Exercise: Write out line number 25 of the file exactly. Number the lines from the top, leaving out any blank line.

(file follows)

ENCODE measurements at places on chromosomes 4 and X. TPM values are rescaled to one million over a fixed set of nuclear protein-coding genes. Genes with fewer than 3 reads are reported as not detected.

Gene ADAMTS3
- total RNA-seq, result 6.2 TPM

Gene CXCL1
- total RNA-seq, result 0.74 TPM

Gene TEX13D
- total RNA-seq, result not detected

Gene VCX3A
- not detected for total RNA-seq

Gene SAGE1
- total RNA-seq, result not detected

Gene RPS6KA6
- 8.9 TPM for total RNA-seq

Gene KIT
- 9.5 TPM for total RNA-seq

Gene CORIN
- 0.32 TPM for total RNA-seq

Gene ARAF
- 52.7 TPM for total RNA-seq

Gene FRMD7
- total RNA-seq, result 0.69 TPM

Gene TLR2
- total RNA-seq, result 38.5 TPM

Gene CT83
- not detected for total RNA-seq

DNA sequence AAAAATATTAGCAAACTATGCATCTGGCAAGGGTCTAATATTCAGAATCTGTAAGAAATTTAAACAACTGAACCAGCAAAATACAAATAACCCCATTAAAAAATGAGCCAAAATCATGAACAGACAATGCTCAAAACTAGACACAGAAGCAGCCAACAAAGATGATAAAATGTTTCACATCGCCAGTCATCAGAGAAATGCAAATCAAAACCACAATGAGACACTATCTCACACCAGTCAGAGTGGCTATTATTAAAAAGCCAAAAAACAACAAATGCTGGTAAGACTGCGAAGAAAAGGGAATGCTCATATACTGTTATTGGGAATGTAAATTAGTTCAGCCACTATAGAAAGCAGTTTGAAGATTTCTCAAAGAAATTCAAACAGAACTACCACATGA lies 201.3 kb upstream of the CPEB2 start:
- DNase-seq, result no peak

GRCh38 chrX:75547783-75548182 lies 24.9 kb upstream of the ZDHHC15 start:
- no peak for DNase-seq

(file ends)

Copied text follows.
- not detected for total RNA-seq